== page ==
Don't get me wrong...I love e-books, Kindle and Nook. My own books are available in e-book form. And I'd never buy an ebook. And here's why...

..there's a great article on the subject of the latest elitist preoccupation - the control of literature - at the Daily Bell here, and this article so grabbed me for its implications that I have to talk about it:

Power Elite Bans Classic Books in US, Seeks Exclusive Narrative

Yes I can agree with The Daily Bell and its expressions of sympathy for Bill Gates, and his victimization at the hands of the unscrupulous and sociopathological Anglo-American financial elite. And I can even agree with its characterization of Warren Buffet and similar characters (I can think of a few names of people in that class).

But my concern here, and it should be your concern, is with the move to control the classics, even to "ban" then or remove them from the public curriculum. This makes sense, for as I and anyone else who has ever taught literature or history knows, these disciplines, if taught correctly, train people to think for themselves, and to think critically, for they require the active engagement of the mind to decode symbols, images, to follow memes and motifs, and to recognize patterns of human behavior throughout time. It comes as no surprise to me, nor should it to anyone else, that the elites would consider the following:

"Books such as JD Salinger's Catcher in the Rye and Harper Lee's To Kill a Mockingbird will be replaced by "informational texts" approved by the Common Core State Standards.

"Suggested non-fiction texts include Recommended Levels of Insulation by the US Environmental Protection Agency, and the Invasive Plant Inventory, by California's Invasive Plant Council.

"The new educational standards have the backing of the influential National Governors' Association and the Council of Chief State School Officers, and are being part-funded by a grant from the Bill & Melinda Gates Foundation ...

"Supporters of the directive argue that it will help pupils to develop the ability to write concisely and factually, which will be more useful in the workplace than a knowledge of Shakespeare"

Presumably, these more "practical" curricular concerns will extend to the prohibition of the movies and plays as well. But now imagine the vast capability for a Soviet style ability to revise whole books at will.  A troublesome picture of Stalin with Sergo Orzhonokidze or (insert name of purged individual here)?  Just photoshop out the offending figure... A troublesome reference or citation in an ebook? Just push a button and get rid of it, and amend the author's or authoress' words accordingly. Or if it a particularly troublesome book, just erase it from the public record altogether. Hence, I am old fashioned, I still prefer the hard copy...much more difficult to "amend, alter, or suppress" that way.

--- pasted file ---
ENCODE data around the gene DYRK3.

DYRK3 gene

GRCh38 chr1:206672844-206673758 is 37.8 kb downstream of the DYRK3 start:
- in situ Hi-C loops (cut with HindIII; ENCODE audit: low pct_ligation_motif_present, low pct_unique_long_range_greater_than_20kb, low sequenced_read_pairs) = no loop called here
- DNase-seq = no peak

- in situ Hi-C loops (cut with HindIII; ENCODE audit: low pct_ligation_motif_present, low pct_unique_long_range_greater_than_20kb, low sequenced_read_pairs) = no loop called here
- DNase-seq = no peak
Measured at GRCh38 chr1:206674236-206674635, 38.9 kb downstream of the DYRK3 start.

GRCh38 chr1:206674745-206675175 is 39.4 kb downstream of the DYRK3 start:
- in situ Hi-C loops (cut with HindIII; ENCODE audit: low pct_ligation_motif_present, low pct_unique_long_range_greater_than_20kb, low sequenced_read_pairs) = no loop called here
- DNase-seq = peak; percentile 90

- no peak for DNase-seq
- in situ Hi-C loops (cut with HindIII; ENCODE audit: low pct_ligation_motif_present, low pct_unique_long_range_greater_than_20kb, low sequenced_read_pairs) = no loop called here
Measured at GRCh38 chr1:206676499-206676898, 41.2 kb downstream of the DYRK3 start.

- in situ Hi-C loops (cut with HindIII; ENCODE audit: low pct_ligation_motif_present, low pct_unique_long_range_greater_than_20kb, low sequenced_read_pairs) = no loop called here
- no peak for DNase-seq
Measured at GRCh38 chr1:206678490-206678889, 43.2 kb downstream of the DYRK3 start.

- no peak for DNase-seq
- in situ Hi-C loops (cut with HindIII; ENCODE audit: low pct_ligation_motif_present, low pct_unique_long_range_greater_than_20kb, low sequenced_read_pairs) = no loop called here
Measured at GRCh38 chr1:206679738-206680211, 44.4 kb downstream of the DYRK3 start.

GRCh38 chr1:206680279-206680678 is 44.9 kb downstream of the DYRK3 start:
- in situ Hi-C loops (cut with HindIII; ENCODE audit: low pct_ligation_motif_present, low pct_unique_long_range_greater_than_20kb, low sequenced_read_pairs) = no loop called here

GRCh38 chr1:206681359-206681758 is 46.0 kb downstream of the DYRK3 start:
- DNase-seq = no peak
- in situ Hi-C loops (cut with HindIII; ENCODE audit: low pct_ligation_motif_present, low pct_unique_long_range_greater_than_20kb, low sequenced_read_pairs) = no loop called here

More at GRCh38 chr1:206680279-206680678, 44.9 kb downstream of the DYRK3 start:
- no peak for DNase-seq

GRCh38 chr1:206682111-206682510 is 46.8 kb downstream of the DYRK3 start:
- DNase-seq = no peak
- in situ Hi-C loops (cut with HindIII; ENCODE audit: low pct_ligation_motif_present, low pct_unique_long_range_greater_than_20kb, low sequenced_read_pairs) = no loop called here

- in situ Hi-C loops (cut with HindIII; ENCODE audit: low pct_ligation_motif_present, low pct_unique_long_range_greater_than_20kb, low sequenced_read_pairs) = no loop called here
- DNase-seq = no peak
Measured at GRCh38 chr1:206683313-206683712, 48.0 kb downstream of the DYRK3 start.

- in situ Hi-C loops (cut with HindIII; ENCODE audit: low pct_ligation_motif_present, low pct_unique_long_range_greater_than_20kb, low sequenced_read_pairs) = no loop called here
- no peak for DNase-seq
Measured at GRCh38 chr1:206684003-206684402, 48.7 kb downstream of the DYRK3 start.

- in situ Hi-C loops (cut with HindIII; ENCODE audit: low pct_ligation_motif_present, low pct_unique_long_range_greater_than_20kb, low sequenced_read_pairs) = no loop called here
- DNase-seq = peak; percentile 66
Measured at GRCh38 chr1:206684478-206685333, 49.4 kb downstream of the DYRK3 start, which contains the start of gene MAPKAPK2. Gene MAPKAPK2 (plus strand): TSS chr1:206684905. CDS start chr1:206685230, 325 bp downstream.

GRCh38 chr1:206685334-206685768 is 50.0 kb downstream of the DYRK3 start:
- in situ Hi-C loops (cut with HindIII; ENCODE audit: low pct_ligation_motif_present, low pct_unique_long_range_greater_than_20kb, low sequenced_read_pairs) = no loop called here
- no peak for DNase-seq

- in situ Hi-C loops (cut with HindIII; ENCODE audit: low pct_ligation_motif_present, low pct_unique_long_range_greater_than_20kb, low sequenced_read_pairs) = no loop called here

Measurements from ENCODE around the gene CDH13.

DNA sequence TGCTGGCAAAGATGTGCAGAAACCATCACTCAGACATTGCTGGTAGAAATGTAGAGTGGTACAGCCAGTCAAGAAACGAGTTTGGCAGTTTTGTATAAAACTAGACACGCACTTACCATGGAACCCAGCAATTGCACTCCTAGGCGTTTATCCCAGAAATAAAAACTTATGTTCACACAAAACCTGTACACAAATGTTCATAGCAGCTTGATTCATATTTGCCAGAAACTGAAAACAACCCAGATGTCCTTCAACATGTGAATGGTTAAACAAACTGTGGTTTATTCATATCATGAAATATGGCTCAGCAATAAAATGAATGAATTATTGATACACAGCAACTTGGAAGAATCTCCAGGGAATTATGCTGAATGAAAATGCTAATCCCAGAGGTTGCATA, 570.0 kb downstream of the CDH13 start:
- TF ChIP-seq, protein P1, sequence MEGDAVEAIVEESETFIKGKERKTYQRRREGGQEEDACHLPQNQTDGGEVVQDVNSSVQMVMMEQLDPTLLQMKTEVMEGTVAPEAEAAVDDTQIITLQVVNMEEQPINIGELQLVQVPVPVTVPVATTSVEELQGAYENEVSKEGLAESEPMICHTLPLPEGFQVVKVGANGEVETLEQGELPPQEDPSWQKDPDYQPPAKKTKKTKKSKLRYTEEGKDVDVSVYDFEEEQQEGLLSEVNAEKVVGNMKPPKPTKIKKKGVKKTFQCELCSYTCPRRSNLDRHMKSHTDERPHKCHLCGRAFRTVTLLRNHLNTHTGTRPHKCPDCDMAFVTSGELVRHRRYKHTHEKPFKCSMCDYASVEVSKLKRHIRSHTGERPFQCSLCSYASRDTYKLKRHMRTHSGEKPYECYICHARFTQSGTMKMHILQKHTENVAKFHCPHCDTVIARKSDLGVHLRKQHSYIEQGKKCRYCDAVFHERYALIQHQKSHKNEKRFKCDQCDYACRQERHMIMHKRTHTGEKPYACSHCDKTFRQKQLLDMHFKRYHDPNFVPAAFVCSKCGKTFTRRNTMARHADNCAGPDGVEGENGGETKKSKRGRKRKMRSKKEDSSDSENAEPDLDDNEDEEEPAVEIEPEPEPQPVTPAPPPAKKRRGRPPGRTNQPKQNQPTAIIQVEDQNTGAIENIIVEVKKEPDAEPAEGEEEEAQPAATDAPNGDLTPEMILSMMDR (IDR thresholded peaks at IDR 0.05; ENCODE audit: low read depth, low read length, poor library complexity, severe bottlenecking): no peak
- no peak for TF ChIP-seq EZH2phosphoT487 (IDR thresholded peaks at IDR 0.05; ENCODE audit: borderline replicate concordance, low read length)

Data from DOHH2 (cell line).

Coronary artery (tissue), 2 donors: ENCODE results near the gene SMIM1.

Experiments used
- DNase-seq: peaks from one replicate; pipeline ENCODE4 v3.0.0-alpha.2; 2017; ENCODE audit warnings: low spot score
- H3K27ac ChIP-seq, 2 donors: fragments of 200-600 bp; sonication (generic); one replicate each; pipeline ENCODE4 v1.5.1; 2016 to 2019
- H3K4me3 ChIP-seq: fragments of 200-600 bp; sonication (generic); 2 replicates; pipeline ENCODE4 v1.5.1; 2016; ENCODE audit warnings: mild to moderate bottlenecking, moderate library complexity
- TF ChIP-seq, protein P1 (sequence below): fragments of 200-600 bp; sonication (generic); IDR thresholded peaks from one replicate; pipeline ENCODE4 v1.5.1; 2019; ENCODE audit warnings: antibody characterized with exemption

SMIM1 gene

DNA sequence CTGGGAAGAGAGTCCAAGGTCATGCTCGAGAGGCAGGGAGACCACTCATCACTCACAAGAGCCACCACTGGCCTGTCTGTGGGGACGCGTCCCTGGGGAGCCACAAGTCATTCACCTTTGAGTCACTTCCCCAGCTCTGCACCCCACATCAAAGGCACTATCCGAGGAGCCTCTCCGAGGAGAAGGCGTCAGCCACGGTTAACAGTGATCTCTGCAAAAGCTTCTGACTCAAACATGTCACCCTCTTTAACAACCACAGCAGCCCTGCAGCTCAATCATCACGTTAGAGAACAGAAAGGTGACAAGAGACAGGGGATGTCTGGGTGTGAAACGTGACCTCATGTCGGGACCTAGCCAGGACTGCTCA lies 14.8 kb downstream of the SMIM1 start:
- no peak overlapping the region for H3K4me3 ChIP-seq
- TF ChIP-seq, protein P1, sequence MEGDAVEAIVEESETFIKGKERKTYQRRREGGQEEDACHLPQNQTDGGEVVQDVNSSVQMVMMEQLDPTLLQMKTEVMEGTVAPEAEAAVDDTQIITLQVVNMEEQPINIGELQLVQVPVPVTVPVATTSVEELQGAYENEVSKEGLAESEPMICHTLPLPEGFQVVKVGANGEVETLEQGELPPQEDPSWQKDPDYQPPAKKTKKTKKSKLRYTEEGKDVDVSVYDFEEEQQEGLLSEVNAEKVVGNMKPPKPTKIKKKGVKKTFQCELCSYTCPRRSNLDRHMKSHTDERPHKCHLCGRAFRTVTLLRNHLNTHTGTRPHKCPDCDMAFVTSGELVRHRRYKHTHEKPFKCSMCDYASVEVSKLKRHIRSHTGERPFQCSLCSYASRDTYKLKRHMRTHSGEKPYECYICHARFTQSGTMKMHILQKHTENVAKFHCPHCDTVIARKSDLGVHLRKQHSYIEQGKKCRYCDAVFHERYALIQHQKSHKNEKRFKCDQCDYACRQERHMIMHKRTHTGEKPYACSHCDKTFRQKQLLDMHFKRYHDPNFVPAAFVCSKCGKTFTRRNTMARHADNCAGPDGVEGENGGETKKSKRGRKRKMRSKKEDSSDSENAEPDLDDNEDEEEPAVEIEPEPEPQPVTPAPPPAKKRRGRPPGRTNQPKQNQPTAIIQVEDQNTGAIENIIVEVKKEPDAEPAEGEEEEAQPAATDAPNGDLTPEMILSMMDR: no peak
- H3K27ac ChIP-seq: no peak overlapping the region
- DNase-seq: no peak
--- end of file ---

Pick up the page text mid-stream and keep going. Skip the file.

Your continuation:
All that said, however, the really arresting words I found in this article were these, and they're worth pondering coming from a source like The Daily Bell:

"Whether such control existed in previous millennia we are not in a position to say. But it would be our perspective – avoiding a discussion of past civilizations – that the overt control of Money Power has been growing, not diminishing, of late."(Emphasis added)

Noting the reference to "past civilizations", add to that these words:

"Scarcity–based memes are STORIES aimed at the middle class and designed to frighten people into giving up wealth and power to specially designed internationalist institutions. Food, water and energy scarcity along with overpopulation and various military and terrorrist "threats" are the favorite tools of the top elites. None of the disseminated tales are true.

"But it doesn't matter whether they are true or not. The propagation and saturation of these stories – fables – are most important to the narrative that the elites want to establish.

"The chief narrative is that of the "small world." The world is to be seen as inevitably becoming "one." It is an ineluctable ascension to be desired and nurtured. It is, of course, for this reason that all talk of previous high civilizations is squelched. Whether they existed or not is not debatable, as the debate will never be held.

"There is only one civilization. It was launched 5,000 years ago and world government will be its crowning glory.

"This is the story. This is the narrative. There cannot be any other. And it is not enough for the elites to control the CONVERSATION. Now, apparently, they want to control the story line, as well."

And that, indeed, is the rub, and the real reason, perhaps, that researchers such as Michael Cremo and Richard Thompson, with their magisterial investigation Forbidden Archeology and its carefully argued thesis that some of intelligence was here, on planet Earth, prior to the rise of modern man, or that any indication of such an advance civilization in ancient times, has to be suppressed. Not only does such a notion confront the neat and tidy dogmas of evolution and paleontology, but the lessons from that civilization, if one is to trust the fairly universal stories in ancient lore of its downfall, are themselves fairly consistent: it fell due to its overreaching technological ambitions and lust for power. The chimeras of Mesopotamian literature, the terrible world-destroying technologies with which the wars of the gods were fought, everything from weather weapons to things even more frightful, are being engineered in laboratories now.